Abdi Nassir recently covered the state of Somali music and its perceived decline in his blog Abdi Nassir Somalia:
“If you explore a little bit about the Somali Music Industry, your eyes might see a man or a woman who calls himself or herself a Hobol (singer) copying the old Somali songs in 1960s and 1970s and making it into an album. This prompts me to think, is Somali Music dying or these s0-called Hobols are polluting the sweetness of the Somali Music with their lack of creativity?
These amateur singers, also known in Somali Language as Wejiyaxun (Bad Faces), are everywhere, especially in Somali wedding ceremonies where they are hired to play. Most of the songs they play are copied from old Somali singers and you rarely see new songs they make, except them pounding their noisy and heavy instruments. I don’t mean to discredit them but copyright infringement is a serious thing.”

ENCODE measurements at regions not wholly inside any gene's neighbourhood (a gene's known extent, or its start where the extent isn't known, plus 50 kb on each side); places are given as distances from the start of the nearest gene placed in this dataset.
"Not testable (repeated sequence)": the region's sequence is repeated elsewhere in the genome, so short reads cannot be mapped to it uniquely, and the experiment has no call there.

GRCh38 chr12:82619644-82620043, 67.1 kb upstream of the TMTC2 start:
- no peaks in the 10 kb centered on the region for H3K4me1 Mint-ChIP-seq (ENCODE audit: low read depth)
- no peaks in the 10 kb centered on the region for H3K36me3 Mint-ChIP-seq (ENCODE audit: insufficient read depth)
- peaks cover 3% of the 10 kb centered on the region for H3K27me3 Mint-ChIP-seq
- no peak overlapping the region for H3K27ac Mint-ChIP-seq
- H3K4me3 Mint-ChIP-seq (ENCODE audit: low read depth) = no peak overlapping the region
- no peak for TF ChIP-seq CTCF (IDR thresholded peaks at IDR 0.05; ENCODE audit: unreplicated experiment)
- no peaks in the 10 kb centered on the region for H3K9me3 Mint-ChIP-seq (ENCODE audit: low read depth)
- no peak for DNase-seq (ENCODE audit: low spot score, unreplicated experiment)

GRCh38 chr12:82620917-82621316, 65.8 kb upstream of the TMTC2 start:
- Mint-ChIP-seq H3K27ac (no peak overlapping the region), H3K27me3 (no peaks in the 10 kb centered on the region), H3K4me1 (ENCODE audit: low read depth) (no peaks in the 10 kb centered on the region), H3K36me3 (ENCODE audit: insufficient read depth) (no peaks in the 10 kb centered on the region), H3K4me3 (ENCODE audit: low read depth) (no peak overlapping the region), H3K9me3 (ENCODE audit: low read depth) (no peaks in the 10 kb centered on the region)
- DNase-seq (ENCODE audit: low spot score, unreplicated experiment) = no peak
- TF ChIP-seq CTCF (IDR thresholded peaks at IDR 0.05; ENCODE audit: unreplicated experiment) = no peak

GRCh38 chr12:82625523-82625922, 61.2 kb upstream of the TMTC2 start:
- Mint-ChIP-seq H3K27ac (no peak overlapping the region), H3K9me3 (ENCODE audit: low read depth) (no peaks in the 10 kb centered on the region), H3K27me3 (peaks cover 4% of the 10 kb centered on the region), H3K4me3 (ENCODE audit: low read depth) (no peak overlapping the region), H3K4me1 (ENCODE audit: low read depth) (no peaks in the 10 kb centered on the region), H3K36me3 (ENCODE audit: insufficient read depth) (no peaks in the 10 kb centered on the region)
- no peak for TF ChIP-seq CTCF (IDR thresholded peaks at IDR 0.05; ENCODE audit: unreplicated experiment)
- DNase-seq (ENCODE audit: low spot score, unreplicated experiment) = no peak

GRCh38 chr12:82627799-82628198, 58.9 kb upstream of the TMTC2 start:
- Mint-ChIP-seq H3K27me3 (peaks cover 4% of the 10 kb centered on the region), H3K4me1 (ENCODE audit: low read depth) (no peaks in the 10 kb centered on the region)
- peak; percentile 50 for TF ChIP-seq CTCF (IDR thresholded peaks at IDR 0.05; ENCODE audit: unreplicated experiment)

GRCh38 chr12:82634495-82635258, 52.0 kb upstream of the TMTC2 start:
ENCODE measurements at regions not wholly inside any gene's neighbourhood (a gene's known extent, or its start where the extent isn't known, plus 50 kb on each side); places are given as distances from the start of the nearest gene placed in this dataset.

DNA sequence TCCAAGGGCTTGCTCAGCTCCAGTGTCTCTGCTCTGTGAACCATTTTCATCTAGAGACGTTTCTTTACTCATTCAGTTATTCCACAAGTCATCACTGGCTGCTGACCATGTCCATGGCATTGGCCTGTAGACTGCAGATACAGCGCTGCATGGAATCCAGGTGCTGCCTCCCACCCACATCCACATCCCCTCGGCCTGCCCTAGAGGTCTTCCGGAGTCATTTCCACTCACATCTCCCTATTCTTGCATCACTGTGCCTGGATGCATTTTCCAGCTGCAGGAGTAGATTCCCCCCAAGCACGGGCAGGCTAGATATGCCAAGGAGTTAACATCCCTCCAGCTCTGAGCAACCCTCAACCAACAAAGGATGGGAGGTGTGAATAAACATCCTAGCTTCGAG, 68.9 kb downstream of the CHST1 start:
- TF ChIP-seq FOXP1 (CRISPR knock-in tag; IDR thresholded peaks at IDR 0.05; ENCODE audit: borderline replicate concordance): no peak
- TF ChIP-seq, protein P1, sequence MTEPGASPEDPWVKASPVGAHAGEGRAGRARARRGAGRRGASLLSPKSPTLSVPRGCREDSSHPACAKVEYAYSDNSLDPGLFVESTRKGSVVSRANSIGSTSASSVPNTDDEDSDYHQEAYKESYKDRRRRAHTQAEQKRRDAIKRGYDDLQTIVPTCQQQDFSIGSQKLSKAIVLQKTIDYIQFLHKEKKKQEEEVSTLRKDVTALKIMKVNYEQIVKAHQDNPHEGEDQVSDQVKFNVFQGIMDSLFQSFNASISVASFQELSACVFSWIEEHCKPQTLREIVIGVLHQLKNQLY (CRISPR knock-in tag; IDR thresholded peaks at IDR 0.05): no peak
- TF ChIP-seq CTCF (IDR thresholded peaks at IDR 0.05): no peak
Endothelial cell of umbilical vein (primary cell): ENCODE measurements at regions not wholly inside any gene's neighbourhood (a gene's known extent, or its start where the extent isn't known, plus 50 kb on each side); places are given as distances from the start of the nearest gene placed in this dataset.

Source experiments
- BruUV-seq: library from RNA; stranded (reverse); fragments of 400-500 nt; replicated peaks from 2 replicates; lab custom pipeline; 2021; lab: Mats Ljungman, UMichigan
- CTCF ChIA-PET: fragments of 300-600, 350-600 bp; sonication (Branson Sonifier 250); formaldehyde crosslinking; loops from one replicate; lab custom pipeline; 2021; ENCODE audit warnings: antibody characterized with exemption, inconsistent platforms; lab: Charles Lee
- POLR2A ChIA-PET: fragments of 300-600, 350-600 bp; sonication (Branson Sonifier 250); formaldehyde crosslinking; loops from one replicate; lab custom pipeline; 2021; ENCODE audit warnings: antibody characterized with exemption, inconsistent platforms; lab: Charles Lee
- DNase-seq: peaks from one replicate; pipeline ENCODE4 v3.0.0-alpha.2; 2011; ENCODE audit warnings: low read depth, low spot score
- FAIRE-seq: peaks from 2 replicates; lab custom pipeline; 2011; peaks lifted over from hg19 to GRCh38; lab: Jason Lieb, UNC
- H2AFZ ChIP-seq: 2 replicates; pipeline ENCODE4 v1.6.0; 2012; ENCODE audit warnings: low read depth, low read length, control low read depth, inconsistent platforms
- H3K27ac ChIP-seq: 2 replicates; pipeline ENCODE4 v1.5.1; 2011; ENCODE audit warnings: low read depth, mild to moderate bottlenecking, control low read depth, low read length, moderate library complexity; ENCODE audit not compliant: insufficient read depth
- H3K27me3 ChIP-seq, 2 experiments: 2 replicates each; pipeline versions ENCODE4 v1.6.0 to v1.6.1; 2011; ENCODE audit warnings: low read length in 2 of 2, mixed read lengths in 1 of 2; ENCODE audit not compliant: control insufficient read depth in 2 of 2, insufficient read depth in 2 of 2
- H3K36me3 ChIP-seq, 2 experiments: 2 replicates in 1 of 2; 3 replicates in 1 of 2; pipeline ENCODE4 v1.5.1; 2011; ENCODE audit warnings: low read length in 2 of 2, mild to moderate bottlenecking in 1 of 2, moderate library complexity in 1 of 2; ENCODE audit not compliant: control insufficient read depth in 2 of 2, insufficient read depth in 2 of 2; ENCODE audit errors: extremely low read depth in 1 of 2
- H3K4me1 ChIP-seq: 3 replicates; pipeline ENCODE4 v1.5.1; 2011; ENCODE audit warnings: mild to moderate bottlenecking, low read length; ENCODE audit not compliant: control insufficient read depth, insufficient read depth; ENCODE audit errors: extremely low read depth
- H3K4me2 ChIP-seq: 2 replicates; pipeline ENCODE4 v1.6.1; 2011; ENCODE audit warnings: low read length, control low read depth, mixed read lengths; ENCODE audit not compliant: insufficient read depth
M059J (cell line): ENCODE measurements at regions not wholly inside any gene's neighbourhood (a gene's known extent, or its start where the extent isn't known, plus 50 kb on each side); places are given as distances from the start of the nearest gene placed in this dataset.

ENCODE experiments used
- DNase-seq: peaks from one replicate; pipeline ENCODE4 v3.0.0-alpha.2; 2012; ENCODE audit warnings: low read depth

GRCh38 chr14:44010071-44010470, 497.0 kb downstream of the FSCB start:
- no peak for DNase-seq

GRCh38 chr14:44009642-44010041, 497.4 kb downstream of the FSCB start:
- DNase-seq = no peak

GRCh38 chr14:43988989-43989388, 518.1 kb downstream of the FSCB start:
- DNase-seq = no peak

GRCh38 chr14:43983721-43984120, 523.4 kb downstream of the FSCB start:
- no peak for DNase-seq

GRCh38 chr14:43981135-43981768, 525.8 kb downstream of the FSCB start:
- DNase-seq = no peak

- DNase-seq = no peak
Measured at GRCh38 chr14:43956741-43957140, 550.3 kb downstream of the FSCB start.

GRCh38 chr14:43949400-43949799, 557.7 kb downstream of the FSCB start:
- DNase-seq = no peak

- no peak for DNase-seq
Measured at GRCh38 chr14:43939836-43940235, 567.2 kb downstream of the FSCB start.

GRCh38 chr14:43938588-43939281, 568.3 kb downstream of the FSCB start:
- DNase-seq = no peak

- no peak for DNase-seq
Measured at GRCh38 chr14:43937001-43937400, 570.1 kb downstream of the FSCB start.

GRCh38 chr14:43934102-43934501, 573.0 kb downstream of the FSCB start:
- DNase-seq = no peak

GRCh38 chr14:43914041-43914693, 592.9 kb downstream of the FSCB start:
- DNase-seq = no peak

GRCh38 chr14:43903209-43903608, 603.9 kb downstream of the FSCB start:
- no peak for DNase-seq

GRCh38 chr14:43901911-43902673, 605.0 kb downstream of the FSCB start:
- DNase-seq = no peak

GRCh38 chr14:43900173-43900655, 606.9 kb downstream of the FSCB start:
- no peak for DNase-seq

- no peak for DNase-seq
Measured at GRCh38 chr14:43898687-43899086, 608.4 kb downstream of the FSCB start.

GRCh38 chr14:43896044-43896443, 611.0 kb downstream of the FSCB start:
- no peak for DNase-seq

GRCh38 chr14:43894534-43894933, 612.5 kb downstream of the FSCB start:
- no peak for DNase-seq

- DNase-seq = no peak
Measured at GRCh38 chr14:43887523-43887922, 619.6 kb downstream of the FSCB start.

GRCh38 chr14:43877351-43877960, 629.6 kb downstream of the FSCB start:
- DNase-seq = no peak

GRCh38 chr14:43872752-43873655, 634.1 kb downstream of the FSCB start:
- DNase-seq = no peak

It’s difficult to understand the impact war has had, tearing not only families but music groups, like Waaberi, apart and well known musicians, like Hibo Nuura, from their people. With the war and disintegration of Somali society, the music scene is in crisis state. Crisis can sometimes foster moments of great inspiration and creativity, I’m thinking of German literature after World War II. But unlike German literature, which is read around the world, the Somali society is a very close-knit group and it maybe difficult for musicians and authors to gain an audience beyond their native Somali audience. The exception would rappers like K’naan.
As a blog that has covered Somali heavyweights like Maryam Mursal and Hassan Samatar, it’s can be difficult to find information on even these singers in any language other than Somali. If it’s difficult for me to find info and new Somali bands, it won’t be easy for the average world music fan to find anything.
I would be very interested in speaking or corresponding with anyone who might be knowledgeable about Somali music and patient enough to explain it to a very curious newcomer.